Well, the rat race of life has finally started to slow down.
It feels good to be able to come home to a place that is still clean, with no hockey practices to rush to, and a grocery bill that is under $100 for the first time ever.
As for your kids…they might not feel the same way.
Yes, it is time for retribution! Now they know how it feels to wake up at 3AM to dirty diapers. Their home will never be clean again, and exhaustion is peaking.
Ok, so in reality, we hate to see our kids struggle, and part of the journey in this period in your life is being able to guide and assist them through this whole new world.
Here, we have the top five things you can do to help your adult children achieve financial independence.
Talk About Credit
Much like the physical feelings of invincibility many of us feel in our teens, there is a certain assumption that any mistake can be fixed. As adults, we learn that one of the most challenging mistakes is poor credit, and the wish that we knew more about how to fix it.
When we first emerge into adulthood, the conversation is always on building credit. Get a car loan, use a credit card, and build your credit rating! The flipside of this whole situation is that for many people the opportunity to buy what they can’t afford is exciting. Need a couch? Finance it. Need a car? Finance it. Trip to Mexico? Definitely getting credit card points!
It doesn’t take long to dig a hole, and for many people, the answer is to hide. Of course that is the exact opposite of what you should do! The first step is to stop using your cards, and make sure to pay your minimum payment. Being smart with credit cards and financing is one thing that pays off long term.
Student Loan Debt
I’m going to college!
How are you going to pay for it?
Student Loans are a fantastic way for many Canadians to attain a college degree, and there is that warm safe feeling of getting a loan from our government and not a bank.
Unfortunately it’s still a loan, and that money will find its way back. Helping your kids understand loan repayments will help them decide how to best finance their college education. If possible, the goal should be to take the lowest amount possible, as extra money for living expenses can add up fast.
Despite university tuition averaging around $26,000 for a degree, many students walk away 30 – 50 thousand in debt, and with many entry-level jobs starting between $40,000 and $50,000, those repayments can feel draining.
Investments, Insurance, Interest, Taxes, Mortgage…..
There are an enormous number of topics when it comes to your financial life, and many of us get stuck on Google trying to learn what everything means. Give your kids a leg up early by letting them be involved in any number of financial topics that you feel comfortable sharing. Chances are in the next few years they will face their first loan, first deposit, and more.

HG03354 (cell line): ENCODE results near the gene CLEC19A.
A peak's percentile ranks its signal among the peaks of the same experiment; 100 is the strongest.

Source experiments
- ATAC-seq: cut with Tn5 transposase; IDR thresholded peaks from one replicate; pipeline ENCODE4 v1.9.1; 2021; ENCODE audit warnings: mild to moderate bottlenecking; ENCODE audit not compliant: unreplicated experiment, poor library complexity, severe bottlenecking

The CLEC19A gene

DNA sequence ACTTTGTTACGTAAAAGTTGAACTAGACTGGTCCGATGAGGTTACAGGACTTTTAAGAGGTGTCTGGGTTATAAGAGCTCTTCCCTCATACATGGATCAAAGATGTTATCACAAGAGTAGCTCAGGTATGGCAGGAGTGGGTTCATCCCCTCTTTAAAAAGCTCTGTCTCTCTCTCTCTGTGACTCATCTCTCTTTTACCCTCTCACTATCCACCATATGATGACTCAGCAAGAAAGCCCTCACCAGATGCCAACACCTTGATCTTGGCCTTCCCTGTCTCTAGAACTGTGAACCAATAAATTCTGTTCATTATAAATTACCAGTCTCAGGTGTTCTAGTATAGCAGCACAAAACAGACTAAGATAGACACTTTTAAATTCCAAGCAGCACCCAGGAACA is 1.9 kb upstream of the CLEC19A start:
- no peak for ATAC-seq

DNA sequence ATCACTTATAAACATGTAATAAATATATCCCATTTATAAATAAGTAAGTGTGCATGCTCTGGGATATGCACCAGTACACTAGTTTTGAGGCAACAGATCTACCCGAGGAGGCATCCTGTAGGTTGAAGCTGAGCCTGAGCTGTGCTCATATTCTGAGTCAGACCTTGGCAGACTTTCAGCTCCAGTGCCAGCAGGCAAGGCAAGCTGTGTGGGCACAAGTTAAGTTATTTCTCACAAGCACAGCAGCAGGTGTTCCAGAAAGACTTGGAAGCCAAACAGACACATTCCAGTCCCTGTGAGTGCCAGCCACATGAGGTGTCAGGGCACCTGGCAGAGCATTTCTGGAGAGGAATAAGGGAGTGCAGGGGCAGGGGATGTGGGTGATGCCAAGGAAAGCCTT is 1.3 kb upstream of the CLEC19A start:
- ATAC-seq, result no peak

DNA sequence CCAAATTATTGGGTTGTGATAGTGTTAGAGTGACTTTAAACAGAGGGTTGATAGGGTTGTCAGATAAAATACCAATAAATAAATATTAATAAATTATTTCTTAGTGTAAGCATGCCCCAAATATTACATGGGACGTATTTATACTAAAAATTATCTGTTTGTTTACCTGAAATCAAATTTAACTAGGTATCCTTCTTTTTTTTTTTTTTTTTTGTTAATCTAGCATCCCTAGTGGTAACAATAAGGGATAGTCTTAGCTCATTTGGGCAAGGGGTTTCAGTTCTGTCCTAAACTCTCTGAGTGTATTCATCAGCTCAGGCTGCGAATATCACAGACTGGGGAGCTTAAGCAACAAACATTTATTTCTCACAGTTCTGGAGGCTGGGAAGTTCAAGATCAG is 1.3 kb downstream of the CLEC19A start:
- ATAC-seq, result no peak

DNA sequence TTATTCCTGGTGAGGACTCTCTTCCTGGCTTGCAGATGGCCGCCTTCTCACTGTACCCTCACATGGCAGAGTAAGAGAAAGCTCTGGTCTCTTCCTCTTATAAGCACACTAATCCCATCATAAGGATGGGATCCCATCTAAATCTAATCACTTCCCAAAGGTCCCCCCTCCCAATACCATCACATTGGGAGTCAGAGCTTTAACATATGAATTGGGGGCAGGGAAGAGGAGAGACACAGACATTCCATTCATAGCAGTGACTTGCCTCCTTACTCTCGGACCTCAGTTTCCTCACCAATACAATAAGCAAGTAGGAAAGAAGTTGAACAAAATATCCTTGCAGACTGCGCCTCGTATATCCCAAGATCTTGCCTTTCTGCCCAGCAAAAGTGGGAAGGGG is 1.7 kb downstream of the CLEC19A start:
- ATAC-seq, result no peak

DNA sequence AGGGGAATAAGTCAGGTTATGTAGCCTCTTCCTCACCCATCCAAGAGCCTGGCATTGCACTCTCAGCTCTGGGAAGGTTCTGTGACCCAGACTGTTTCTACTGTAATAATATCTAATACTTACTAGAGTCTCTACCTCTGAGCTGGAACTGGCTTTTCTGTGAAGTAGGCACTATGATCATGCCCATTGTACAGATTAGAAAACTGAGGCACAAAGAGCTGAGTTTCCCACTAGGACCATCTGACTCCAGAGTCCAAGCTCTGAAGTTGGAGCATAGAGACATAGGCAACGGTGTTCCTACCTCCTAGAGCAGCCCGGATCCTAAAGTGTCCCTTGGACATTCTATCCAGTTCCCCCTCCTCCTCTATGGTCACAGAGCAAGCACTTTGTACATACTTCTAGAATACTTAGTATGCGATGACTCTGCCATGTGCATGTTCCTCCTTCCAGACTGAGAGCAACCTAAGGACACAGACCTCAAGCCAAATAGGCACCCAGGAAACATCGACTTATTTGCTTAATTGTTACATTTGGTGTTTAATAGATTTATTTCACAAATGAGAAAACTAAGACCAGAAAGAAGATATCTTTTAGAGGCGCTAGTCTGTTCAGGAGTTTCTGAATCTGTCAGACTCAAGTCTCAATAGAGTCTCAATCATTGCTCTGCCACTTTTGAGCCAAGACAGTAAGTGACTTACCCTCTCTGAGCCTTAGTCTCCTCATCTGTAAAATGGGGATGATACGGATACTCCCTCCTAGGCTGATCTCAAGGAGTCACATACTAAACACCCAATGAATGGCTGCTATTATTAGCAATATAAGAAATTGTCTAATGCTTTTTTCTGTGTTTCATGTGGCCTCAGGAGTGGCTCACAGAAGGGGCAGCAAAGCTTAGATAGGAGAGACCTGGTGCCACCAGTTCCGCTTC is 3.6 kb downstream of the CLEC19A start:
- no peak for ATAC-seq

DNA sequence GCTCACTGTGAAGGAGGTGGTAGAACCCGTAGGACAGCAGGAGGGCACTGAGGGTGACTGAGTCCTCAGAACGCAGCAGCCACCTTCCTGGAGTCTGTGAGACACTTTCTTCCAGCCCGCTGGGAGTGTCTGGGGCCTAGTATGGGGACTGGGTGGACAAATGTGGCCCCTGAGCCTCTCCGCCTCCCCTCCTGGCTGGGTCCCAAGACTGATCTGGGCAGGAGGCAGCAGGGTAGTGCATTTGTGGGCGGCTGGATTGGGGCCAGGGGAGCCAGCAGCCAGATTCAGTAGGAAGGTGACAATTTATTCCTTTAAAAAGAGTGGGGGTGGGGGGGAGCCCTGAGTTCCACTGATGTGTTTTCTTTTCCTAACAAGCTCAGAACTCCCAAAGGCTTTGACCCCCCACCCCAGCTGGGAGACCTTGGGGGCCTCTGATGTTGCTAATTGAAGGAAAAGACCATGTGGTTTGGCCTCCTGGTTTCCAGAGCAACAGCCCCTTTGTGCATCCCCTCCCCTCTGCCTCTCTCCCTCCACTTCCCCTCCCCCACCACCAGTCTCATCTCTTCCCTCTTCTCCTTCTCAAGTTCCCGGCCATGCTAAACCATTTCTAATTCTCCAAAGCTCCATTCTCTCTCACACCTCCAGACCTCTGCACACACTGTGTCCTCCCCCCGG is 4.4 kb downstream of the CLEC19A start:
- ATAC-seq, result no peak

You might schedule weekly meetings where you go over different topics. Try and help them understand why starting early is important, and what kind of risks come up over time.
Another great experience is including your children in some of the real-life financial examples that you go through. This all depends on how much you are comfortable sharing, but getting them involved in financing a car, or doing your taxes can help cement the importance of learning these things early.
This is a big one, and a sensitive topic, as many of us have been used to a variety of financial advisors and tend to hold significant opinions on which ones to use and their effectiveness. The key takeaway for your kids is understanding what they do, and how they contribute to your financial well-being.
It’s important that everyone learns about the different types of advisors, and how they get paid. There are many advisors who make a living putting your money in places that give them the best return. For example, advisors are often incentivized to put their clients’ money in actively managed mutual funds rather than into indexing.
The other key feature is how much of their financial planning is based on making you new money vs making the best of the money you currently have. Don’t forget that you need to keep living now, while you plan for the future.
Let Them Make Some Mistakes
It’s a hard thing to do. Knowing that you have gone through the same situations as your kids, but that they are determined to relive the mistakes you made. As parents, we know that our children trust us most when we trust them. Guide and teach, but never sacrifice a relationship because you disagree with a decision they are determined to make.
When they learn, and they will try to avoid the “told you so” approach, as financial mistakes tend to feel personal, and the errors obvious. It’s common to get a car loan for more than you can afford. Financing a couch often seems like a great idea (It’s 0% interest!). And it’s hard to skip on that trip that all your friends are going on. We were all young once, and from that experience we know that often the mistakes that feel the biggest are easy to fix.
The most important thing you can do is take the time to talk to your kids about money. Schools often don’t do it, and the ones that do have to deal with the teen attention span, which is usually somewhere else. Take the opportunity to spend some time with your kids, and help them get ahead.